Offshore Drilling Threatens the Pinelands
On January 4, the federal administration unveiled a proposal that would open up almost all of the nation’s federal waters for off-shore oil and gas drilling, including off the coast of New Jersey.
Barnegat Bay Lighthouse © Ernest Cozens © Ernest Cozens
The Draft National Outer Continental Shelf Oil and Gas Leasing Program would allow oil and gas drilling in over 90% of the Outer Continental Shelf area. The proposal is a sharp reversal of current policy, which protects over 90% of this area from oil and gas drilling.
Offshore drilling poses significant risks at all stages. Workers on rigs risk their lives working 12-hour shifts, and any missteps can be fatal. Oil spills at sea devastate ecosystems and fishery- and tourism-based economies. It can take decades for ecosystems to recover from spills, and some species may not rebound at all. Burning the extracted oil and gas exacerbates climate change and increases levels of pollution in primarily low income communities of color.
Transporting oil and gas from the rig to refineries brings additional risks of ruptures, explosions, and leaks, which would directly endanger drinking water and communities, like those of the Pinelands. Former Governor James Florio, among others, has repeatedly cited the risk offshore drilling would pose to the Pinelands as a driving force behind his support of legal and regulatory protections for the region. The Pinelands sits atop the 17-trillion gallon Kirkwood-Cohansey aquifer, which services almost one million New Jersey residents and provides habitat for over 40 threatened and endangered wildlife species.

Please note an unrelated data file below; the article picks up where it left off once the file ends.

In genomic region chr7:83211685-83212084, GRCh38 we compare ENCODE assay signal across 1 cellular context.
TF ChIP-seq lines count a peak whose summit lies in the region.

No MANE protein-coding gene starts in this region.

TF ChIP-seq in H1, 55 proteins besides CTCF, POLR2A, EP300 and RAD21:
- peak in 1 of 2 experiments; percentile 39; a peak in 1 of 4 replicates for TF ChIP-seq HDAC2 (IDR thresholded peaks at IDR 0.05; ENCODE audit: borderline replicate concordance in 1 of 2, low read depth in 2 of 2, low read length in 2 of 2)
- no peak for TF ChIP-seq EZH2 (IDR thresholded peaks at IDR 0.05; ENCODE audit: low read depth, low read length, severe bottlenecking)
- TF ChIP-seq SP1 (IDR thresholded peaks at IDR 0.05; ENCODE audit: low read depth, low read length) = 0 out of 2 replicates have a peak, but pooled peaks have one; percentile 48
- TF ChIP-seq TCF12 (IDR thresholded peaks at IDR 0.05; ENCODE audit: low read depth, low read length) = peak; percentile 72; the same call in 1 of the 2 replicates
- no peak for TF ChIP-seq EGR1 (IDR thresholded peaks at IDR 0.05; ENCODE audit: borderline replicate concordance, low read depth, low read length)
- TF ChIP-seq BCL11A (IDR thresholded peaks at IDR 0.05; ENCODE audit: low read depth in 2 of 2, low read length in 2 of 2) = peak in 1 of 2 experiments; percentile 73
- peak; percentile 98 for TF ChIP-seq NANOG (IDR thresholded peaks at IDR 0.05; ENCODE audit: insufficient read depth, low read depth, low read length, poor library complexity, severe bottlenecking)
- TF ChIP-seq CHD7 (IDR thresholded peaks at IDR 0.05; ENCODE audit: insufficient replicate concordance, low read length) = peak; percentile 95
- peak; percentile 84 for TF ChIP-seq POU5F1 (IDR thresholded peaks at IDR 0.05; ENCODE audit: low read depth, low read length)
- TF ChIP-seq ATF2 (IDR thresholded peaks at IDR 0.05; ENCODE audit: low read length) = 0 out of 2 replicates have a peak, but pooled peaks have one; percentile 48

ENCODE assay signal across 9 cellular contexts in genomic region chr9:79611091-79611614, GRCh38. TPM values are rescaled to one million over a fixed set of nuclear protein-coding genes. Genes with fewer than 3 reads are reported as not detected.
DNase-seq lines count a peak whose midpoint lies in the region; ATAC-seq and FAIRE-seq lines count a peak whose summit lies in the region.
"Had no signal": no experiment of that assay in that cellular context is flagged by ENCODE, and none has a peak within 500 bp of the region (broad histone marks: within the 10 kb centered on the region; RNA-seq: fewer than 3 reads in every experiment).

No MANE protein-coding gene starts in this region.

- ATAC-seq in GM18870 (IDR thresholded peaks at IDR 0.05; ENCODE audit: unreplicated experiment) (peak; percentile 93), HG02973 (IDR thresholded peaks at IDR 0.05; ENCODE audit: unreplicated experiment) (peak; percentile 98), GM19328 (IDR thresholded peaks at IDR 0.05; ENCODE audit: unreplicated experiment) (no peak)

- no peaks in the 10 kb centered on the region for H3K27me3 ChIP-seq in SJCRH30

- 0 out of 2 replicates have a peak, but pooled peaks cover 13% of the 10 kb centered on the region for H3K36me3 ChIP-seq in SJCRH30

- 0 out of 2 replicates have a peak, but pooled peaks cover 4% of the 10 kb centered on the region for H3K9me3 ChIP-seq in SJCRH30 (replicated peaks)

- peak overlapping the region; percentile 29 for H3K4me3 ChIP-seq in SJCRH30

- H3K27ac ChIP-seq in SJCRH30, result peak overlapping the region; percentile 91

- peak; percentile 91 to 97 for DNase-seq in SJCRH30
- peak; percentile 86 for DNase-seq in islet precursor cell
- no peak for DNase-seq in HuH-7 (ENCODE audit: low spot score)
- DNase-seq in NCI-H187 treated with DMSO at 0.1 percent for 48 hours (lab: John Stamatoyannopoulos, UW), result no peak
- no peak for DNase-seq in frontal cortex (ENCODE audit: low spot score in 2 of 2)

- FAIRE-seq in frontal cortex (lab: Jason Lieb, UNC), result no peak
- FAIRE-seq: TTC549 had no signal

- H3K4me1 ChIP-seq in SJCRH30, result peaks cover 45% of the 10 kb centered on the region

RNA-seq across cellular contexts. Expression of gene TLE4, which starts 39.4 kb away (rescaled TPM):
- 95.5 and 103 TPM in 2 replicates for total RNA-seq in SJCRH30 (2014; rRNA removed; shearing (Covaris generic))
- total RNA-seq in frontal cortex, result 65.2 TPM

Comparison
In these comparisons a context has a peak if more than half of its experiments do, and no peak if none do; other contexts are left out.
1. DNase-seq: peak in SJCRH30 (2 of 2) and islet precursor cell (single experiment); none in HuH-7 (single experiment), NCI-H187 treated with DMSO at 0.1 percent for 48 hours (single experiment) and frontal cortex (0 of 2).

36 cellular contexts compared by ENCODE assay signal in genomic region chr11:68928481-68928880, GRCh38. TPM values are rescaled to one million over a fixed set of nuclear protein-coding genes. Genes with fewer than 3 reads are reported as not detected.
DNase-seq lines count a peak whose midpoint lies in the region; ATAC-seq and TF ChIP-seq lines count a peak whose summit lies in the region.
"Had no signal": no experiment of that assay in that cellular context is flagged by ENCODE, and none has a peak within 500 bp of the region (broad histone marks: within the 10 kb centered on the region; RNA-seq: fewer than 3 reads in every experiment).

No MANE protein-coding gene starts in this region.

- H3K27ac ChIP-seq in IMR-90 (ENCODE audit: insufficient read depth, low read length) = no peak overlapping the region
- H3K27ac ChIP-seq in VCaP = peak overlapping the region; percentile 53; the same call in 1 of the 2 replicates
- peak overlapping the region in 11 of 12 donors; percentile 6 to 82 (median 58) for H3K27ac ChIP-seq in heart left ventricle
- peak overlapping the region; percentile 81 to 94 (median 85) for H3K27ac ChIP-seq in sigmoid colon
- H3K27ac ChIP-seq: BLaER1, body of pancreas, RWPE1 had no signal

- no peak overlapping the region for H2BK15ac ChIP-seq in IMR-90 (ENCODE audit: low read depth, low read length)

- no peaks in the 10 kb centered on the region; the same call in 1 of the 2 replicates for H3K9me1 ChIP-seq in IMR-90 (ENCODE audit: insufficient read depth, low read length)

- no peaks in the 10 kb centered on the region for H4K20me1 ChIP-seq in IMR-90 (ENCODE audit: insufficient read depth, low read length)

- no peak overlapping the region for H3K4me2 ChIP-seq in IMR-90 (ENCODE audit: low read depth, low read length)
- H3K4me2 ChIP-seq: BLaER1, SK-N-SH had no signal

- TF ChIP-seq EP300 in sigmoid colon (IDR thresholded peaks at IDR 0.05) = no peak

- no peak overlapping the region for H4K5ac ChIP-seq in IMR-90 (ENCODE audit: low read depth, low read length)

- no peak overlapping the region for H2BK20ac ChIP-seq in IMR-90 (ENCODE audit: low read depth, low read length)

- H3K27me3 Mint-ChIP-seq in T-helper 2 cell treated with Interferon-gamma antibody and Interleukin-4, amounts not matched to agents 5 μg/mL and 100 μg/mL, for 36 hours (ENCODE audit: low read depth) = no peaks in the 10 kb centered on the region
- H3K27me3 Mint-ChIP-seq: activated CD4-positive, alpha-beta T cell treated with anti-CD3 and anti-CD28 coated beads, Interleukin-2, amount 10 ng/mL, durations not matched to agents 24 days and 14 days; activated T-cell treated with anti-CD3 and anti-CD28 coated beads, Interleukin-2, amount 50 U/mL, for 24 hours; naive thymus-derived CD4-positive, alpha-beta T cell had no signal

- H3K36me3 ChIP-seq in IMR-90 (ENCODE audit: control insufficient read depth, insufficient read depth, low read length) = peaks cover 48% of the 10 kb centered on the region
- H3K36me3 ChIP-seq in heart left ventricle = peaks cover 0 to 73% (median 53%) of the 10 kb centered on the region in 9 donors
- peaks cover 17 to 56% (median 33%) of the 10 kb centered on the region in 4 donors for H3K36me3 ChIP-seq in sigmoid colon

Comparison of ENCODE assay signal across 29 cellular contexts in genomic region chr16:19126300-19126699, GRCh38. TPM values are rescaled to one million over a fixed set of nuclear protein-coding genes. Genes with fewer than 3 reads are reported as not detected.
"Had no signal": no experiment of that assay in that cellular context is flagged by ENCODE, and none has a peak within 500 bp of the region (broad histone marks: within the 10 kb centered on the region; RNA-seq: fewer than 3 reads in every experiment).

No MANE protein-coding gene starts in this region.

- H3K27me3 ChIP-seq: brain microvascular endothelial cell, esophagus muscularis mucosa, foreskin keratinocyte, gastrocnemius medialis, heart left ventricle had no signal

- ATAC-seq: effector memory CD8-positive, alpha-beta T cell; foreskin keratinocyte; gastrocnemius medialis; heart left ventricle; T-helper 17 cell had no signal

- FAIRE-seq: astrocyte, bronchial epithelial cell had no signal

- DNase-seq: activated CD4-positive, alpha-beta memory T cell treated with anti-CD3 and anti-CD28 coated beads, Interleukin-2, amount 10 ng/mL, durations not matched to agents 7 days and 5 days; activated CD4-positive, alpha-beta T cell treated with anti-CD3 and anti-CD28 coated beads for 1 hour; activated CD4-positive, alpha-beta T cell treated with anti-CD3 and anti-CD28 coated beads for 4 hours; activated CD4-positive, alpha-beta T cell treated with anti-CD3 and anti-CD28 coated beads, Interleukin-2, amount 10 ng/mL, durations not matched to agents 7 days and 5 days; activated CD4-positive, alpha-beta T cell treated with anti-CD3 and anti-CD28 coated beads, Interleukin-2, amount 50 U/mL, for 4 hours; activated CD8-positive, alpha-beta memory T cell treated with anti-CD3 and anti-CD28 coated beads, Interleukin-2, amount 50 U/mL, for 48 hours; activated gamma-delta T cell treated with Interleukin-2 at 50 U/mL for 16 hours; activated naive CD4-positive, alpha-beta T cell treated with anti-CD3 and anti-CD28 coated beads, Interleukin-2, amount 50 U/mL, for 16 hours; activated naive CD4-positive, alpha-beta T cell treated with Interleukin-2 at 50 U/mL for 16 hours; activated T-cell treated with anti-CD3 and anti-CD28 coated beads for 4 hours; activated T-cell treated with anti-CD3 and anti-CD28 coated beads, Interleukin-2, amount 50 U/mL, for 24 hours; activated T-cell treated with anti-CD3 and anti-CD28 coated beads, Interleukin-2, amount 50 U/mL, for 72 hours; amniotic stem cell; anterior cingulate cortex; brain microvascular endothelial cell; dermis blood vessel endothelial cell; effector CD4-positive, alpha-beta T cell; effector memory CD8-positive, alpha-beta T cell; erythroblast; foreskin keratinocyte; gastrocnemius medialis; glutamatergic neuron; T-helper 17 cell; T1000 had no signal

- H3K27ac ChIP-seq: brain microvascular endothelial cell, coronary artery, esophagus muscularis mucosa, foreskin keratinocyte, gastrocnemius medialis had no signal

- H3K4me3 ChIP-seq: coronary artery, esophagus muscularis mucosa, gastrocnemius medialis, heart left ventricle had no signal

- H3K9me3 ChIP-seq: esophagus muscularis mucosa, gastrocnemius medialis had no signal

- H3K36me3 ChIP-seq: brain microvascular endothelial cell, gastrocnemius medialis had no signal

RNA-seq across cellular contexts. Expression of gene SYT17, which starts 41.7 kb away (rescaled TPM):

The way the Pinelands Commission has twisted the Comprehensive Management Plan to approve the New Jersey Natural Gas and South Jersey Gas pipelines leaves little potential for the Pinelands rules to prevent oil or gas pipelines from traveling from the coastline across the Pinelands to refineries in Philadelphia. Approval of this draft plan presents a significant and imminent danger to the Pinelands, and it is our responsibility to step up in opposition. In addition to these ecological and public health catastrophes, approval of this plan would also endanger New Jersey’s $20 billion shore-driven tourism economy and the livelihoods of the New Jerseyans who depend on this income.
The Bureau of Ocean Energy Management (BOEM) is accepting public comment on its proposal until March 9, 2018. Comments can be submitted online here or by mail to the address below.
Ms. Kelly Hammerle
National OCS Oil and Gas Leasing Program Manager,
Bureau of Ocean Energy Management (VAM-LD)
45600 Woodland Road
Sterling, VA 20166-9216
You can also call (703) 787-1613 to voice your objection.
PUBLIC MEETING: FEBURARY 14TH
There is a public meeting being held in Trenton on Wednesday, February 14, 2018, and we need you to attend. Unfortunately, the format of the meeting is designed so that public comment is not taken during the meeting. We are aiming to have a large presence at the meeting to demonstrate our opposition to this proposal.
What: BOEM Public Meeting on Offshore Oil and Gas Drilling
When: Wednesday, February 14, 3pm-7pm
Join the Facebook event here